Copyright and anti-piracy laws in Nigeria are weakly enforced, and as the popularity for Nigerian films and music grows, so also does piracy. A briefing by the United States International Trade Commission noted that piracy has, so far, resulted in a loss of more than $1 billion annually in potential revenue. Weak property protections also deter higher rates of investment into film and music due to higher risks of return.
The Nigerian Copyright Commission (NCC), the main government agency responsible for all issues of copyright in Nigeria, functions within a byzantine network of other agencies and offshoots that have overlapping responsibilities and unclear priorities. In response to the outcry about the lack of protections from creators of content, producers, and distributors within the entertainment sector, the NCC has increased its effort to combat piracy by going after illegal distributors and through the use of awareness raising programmes about piracy.
Perhaps the most important role the government can play is to provide the sector with basic protections and then get out of the way.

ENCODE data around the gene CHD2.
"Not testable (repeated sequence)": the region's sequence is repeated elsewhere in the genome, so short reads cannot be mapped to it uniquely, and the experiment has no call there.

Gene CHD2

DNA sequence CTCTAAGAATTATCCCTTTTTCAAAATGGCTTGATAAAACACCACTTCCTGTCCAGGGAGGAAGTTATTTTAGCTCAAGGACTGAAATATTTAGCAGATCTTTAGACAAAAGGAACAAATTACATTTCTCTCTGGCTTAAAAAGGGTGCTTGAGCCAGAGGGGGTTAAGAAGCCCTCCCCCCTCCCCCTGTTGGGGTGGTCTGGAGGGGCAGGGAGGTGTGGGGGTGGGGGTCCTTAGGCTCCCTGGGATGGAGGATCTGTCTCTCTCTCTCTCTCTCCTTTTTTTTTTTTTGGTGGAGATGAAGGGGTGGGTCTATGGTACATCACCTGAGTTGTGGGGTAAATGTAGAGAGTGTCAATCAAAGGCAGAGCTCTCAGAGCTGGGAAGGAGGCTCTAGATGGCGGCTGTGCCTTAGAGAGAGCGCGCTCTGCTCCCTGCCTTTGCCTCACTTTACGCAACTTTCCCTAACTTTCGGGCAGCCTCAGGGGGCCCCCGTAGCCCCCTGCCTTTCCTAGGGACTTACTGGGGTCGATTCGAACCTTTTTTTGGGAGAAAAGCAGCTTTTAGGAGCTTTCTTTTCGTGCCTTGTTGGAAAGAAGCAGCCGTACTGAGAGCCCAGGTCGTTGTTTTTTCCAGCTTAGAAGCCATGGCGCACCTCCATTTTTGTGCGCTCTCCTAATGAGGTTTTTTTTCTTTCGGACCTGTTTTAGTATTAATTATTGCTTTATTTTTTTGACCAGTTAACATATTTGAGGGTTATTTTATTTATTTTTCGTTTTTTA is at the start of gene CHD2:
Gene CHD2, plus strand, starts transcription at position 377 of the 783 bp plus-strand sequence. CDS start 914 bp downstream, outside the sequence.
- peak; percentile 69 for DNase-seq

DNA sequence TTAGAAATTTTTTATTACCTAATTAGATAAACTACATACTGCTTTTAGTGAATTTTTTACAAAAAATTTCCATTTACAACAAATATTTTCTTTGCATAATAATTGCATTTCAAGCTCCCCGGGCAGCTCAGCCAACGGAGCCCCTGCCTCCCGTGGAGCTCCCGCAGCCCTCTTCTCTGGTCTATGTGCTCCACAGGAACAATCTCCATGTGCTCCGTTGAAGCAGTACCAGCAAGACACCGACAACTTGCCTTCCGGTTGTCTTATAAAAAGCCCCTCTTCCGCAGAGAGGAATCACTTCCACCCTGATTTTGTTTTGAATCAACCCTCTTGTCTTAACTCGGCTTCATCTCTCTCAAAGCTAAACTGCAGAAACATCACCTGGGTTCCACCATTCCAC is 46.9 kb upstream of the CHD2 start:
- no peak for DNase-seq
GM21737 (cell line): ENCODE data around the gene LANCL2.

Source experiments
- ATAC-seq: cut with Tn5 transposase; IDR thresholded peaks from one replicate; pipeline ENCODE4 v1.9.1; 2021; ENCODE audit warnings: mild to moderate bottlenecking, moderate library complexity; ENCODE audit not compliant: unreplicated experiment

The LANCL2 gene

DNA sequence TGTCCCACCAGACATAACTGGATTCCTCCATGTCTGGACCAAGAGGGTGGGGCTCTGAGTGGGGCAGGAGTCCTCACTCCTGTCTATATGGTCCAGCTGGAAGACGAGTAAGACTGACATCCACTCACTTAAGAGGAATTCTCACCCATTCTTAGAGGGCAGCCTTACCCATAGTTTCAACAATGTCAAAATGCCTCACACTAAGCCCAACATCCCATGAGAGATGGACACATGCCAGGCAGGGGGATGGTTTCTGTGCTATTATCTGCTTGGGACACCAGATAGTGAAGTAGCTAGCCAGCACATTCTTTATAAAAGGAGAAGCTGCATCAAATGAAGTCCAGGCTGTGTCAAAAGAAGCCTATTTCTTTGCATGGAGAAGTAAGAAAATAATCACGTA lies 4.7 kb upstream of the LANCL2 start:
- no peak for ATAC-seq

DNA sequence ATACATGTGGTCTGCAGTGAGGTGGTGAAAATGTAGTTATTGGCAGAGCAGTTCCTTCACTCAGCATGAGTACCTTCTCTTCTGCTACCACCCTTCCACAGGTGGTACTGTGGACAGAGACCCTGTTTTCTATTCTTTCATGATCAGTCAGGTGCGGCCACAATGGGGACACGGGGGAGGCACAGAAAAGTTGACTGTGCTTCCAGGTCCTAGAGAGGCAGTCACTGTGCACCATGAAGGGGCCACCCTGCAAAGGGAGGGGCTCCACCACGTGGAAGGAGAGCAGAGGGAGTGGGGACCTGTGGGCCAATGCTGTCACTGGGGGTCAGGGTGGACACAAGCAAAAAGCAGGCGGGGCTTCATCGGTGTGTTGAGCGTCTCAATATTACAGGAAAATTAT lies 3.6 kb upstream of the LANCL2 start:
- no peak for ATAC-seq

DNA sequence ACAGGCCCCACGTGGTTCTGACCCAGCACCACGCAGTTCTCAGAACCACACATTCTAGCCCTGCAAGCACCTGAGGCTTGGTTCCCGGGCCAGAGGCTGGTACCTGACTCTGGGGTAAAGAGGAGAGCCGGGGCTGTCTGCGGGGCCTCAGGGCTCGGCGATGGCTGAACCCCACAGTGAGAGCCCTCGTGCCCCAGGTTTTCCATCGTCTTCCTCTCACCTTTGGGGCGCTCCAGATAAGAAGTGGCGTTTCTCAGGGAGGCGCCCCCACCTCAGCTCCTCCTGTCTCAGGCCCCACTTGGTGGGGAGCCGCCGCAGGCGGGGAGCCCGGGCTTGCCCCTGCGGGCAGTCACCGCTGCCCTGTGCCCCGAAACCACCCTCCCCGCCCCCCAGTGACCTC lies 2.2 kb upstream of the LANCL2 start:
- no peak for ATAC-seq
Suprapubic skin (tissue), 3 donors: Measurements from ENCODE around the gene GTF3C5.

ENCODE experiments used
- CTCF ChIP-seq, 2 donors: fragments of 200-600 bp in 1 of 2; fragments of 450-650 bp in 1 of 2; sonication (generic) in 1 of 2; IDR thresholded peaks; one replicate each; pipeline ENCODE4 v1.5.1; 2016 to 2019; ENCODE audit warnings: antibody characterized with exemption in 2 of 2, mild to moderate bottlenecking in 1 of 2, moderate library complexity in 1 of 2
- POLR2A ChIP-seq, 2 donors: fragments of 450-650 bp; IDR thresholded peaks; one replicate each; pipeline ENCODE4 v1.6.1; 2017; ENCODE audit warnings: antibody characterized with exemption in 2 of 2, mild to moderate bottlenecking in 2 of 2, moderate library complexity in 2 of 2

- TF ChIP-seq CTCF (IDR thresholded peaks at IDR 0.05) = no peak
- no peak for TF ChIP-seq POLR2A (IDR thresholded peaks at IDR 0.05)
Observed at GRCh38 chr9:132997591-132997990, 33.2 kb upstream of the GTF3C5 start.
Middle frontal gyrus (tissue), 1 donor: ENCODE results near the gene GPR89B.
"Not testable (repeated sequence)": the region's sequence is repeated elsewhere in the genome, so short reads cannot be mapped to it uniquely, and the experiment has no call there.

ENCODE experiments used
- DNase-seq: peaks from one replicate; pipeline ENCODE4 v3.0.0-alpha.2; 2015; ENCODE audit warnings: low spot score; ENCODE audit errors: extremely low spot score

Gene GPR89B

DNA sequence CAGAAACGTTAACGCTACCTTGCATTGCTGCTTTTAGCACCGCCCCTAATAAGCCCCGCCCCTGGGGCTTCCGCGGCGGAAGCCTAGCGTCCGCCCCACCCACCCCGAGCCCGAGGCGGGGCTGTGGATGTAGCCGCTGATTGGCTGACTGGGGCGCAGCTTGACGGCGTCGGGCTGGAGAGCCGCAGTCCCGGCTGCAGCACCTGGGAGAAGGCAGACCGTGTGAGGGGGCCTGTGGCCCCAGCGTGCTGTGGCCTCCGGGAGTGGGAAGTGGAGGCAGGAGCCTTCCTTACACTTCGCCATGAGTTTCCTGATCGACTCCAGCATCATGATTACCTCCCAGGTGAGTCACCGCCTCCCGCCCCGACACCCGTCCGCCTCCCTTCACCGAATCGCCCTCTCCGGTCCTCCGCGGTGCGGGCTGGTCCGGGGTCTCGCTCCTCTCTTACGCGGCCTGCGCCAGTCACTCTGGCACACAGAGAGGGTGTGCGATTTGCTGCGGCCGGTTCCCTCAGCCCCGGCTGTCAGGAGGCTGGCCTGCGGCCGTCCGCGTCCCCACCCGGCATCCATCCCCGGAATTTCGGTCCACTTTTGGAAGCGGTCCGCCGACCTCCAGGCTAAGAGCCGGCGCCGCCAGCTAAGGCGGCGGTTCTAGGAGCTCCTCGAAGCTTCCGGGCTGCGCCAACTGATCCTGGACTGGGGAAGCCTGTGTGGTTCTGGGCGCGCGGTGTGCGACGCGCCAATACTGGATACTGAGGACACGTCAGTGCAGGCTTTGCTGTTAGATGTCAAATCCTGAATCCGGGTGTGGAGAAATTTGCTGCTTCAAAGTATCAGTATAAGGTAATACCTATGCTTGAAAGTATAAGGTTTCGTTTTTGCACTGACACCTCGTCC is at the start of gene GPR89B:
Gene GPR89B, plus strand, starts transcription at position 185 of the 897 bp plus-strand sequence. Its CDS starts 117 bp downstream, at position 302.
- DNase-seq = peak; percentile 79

Additionally in 2013, the Copyright Society of Nigeria (COSON), in collaboration with the Nigerian music industry, organized the first ever summit focused on digital music licensing and adapting to digital trends. In April 2016, COSON took another step in making Nigeria’s music industry more professional by moving to increase protections on public performances and other sound recordings in Nigeria to ensure proper compensation for recording artists and their companies.
The growing use of formalised legal practices and enforcement mechanisms for revenue collection and intellectual property rights protection suggests that government agencies are beginning to recognise the need for further intervention to safeguard the progress made by the Nigerian entertainment industry. This can only help to ensure that private enterprise can continue to flourish and remain profitable.